I made have made some extra work for myself this year.  I made a "silent" vow to not use boxed cake mixes.  hmmmm.  A challenge, certainly.  Not that I have anything against Betty or Duncan, but I do find that the cakes can be a little boring, a bit too airy if you're getting fancy with carving (as one might do with two girls in the house), and certainly predictable with the 1 cup of oil and three eggs.  I thought, there have to be better options for the modern cook. 
The request was yellow cake and chocolate frosting.  Sounds easy enough.  I turned to the trusty Internet to find a recipe.  I found one for "Best Yellow Layer Cake" at Smitten Kitchen.  I have found other recipes at this site with great success.  This was one to try.
I got out the trusty Kitchen Aid and got to mixing.

Smitten Kitchen's Best Yellow Layer Cake
(adapted from and reprinted following Smitten Kitchen's guidelines.)
Makes two 9-inch round cake layers

4 cups plus 2 tablespoons cake flour (not self-rising)
2 teaspoons baking powder
1 1/2 teaspoons baking soda
1 teaspoon salt
2 sticks unsalted butter, softened
2 cups sugar
2 teaspoons pure vanilla extract
4 large eggs, at room temperature
2 cups buttermilk, well-shaken

Preheat oven to 350°F. Spray or butter two 9-inch round cake pans and line with circles of parchment paper, then butter parchment, as she recommends.  I recently ran out of parchment - it's on the grocery list - so I used the old spay and flour method with good results.
Mix together flour, baking powder, baking soda, and salt in a medium bowl. In a large mixing bowl (yes LARGE), beat butter and sugar with an electric mixer (here's where the Kitchen Aid came it) at medium speed until pale and fluffy, then beat in vanilla. Add eggs 1 at a time, beat well and scrape down the bowl after each addition. At low speed, add buttermilk until just combined (mixture will look curdled). Add flour mixture in three or four batches, mixing until each addition is just incorporated.

Pour batter equally into cake pan, then tap pan on counter several times to remove air bubbles. Bake  at 350 degrees until golden and a wooden pick inserted in center of the cake comes out clean, 35 to 40 minutes. Cool in pans on a rack 10 minutes, then loosen cake from pan and invert onto rack. Let cake cool completely before frosting.

Cooked Chocolate Frosting

The frosting I used I found last year from Country Living.  It reminds me of my Grandmother's frosting, a bit like buttercream, but not as heavy.  It has a silky, smooth texture and is not too sweet.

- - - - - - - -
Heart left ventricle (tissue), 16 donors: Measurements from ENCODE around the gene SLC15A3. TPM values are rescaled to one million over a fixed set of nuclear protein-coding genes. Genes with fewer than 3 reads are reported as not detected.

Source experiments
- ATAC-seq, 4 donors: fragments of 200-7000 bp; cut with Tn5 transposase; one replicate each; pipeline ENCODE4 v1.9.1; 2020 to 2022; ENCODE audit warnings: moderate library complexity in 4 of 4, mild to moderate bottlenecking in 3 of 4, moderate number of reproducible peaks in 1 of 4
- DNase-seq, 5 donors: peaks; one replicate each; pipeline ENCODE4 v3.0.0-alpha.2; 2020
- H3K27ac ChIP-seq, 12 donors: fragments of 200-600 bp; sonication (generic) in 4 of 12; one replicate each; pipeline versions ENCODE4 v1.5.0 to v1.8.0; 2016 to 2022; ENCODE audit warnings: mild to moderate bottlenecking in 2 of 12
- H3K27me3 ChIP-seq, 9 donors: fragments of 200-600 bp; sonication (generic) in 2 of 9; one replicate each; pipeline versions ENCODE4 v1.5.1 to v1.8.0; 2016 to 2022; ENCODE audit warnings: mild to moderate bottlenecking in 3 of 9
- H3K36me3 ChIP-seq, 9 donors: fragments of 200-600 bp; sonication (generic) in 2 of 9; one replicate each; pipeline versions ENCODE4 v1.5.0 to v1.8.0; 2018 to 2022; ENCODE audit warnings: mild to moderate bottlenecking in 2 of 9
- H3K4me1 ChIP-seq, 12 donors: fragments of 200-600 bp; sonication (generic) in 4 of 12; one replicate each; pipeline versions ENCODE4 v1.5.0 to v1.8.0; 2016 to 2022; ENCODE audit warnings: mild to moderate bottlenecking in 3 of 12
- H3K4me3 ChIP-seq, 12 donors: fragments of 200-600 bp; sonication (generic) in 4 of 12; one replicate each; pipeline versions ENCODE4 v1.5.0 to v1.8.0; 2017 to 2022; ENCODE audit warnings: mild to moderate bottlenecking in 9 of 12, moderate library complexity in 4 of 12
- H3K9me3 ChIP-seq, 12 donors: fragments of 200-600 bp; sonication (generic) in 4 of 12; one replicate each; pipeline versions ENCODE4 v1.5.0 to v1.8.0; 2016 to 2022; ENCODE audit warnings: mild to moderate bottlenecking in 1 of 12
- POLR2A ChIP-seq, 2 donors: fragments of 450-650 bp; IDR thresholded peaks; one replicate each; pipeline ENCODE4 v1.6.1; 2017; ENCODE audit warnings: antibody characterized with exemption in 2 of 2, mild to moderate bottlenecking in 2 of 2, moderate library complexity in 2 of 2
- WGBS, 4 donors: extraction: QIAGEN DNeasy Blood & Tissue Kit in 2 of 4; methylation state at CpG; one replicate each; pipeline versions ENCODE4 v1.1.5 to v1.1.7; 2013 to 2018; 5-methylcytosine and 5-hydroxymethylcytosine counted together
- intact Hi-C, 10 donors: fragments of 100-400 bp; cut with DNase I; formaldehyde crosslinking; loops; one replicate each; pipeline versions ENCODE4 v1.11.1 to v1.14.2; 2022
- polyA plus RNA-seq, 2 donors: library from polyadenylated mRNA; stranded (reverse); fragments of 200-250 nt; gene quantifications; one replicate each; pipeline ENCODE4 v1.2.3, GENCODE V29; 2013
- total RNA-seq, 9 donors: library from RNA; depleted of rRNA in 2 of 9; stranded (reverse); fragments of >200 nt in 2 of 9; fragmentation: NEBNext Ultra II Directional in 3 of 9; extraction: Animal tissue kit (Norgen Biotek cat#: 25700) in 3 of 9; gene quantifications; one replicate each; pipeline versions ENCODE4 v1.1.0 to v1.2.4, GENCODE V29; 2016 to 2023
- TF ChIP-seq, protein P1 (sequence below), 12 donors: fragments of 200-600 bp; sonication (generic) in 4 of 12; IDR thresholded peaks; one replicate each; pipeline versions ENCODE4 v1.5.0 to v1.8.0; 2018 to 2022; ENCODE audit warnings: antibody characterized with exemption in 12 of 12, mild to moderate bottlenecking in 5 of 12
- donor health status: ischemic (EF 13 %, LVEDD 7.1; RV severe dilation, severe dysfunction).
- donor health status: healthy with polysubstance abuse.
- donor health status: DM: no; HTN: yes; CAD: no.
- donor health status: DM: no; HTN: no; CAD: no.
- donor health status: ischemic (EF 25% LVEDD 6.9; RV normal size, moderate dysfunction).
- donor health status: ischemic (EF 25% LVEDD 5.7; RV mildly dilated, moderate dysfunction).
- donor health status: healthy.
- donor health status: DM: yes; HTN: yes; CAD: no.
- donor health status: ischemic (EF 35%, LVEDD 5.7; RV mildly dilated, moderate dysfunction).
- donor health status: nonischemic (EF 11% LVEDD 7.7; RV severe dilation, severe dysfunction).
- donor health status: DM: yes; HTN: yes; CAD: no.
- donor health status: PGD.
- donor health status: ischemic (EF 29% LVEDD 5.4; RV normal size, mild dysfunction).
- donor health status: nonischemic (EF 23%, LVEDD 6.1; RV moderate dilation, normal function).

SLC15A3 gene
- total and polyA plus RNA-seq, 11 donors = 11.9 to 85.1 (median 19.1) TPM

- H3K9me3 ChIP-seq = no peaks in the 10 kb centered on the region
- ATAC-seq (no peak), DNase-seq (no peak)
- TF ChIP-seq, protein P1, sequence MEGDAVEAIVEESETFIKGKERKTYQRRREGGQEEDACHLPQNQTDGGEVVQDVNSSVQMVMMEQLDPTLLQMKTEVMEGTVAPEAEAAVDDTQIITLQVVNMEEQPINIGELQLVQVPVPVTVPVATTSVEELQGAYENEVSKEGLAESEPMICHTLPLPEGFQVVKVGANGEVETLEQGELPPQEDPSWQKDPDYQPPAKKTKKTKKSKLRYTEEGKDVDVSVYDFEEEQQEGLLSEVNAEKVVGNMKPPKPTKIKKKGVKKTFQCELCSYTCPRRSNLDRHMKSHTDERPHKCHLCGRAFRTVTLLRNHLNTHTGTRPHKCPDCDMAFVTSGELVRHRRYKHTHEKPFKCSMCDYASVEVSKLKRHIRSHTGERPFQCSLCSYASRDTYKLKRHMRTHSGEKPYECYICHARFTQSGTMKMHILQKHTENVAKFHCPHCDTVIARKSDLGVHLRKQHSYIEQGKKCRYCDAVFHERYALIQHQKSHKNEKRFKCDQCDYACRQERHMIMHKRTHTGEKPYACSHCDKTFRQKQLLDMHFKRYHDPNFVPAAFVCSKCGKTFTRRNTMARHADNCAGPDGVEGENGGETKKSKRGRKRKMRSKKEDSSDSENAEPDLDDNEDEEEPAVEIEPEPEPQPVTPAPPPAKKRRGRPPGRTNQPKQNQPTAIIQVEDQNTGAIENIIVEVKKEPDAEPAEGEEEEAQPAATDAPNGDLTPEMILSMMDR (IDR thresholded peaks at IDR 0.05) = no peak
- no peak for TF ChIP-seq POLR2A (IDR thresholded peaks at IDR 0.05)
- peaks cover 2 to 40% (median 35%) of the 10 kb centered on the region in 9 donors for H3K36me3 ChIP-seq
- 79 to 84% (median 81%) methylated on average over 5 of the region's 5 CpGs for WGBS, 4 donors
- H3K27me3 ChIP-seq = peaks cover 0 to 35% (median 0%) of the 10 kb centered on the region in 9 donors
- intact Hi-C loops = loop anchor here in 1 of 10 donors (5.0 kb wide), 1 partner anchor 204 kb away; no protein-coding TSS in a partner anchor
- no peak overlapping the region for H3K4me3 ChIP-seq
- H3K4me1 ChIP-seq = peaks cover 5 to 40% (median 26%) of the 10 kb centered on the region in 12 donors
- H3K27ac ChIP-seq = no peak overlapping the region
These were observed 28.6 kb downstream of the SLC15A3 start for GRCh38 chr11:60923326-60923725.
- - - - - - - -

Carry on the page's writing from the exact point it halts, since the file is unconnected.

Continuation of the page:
1 cup milk
3 tablespoons flour
1/8 teaspoon salt
8 ounce) of dark chocolate or white chocolate
2 sticks butter
1 1/2 cups confectioners' sugar
2 tablespoons cocoa, (for white chocolate frosting, omit cocoa)
1 teaspoon vanilla extract

Whisk 1 cup milk, 3 tablespoons flour, and 1⁄8 teaspoon salt in a small saucepan over medium heat until the mixture bubbles and thickens.  This will take several minutes. Transfer to a small bowl and let cool.

Melt 8 ounces of dark chocolate or white chocolate in a glass bowl in the microwave. Be careful not to scorch it. Set aside to cool.

Beat 1 cup butter, 1 1/2 cups confectioners' sugar, and 2 tablespoons cocoa (for white chocolate frosting, omit cocoa) together until light and fluffy. Beat in the cooled chocolate and add milk mixture and 1 teaspoon vanilla extract (dark chocolate frosting only) until smooth and fluffy.

The Result
The baked layers were sunken a bit in the middle.  I am sure there is a reasonable explanation for that: the humidity was wrong, or the altitude, or I didn't sift the flour well enough, or the cartwheels I did in the kitchen while baking sunk the middles.  Baking is still a bit of a mystery to me.
My handy dandy solution is to trim the cake a bit, then I spread the bottom cake with a layer of raspberry jam, and then frosting.  A nice and sweet surprise. 
The birthday girl liked the cake.  We all liked the cake.  It did seem a little dense, that's what I was looking for, right?  Yes, I bought the cake flour, maybe the plus 2T was more than I needed.  But, I didn't sift.  I never do.  Is it reall that important?
It was not too sweet, but had a great "yellow cake" flavor. 
I love this frosting.  I started using it last year, when I banned tub frosting from the house.  It can even perk up box mix cupcakes.  The white chocolate version is my favorite.
This is definately a cake I will make again.  And a frosting I will make again.
If you decide to ditch the box cakes, these are two worthwhile recipes to try.

I've linked to Full Plate Thursday and Foodie Friday.  and Sweet Tooth Friday.  Check them out for some more great recipes.

Wednesday, February 16, 2011

Valentine's Treats

Sometimes Valentine's Day misses the mark.  In fact, often it is so much about the commercialism of the sticky pink and red hearts, the gooey candy that ends up in the trash can, and the roses that die all too soon.  Sometimes cupid doesn't shoot straight.
This year was just right.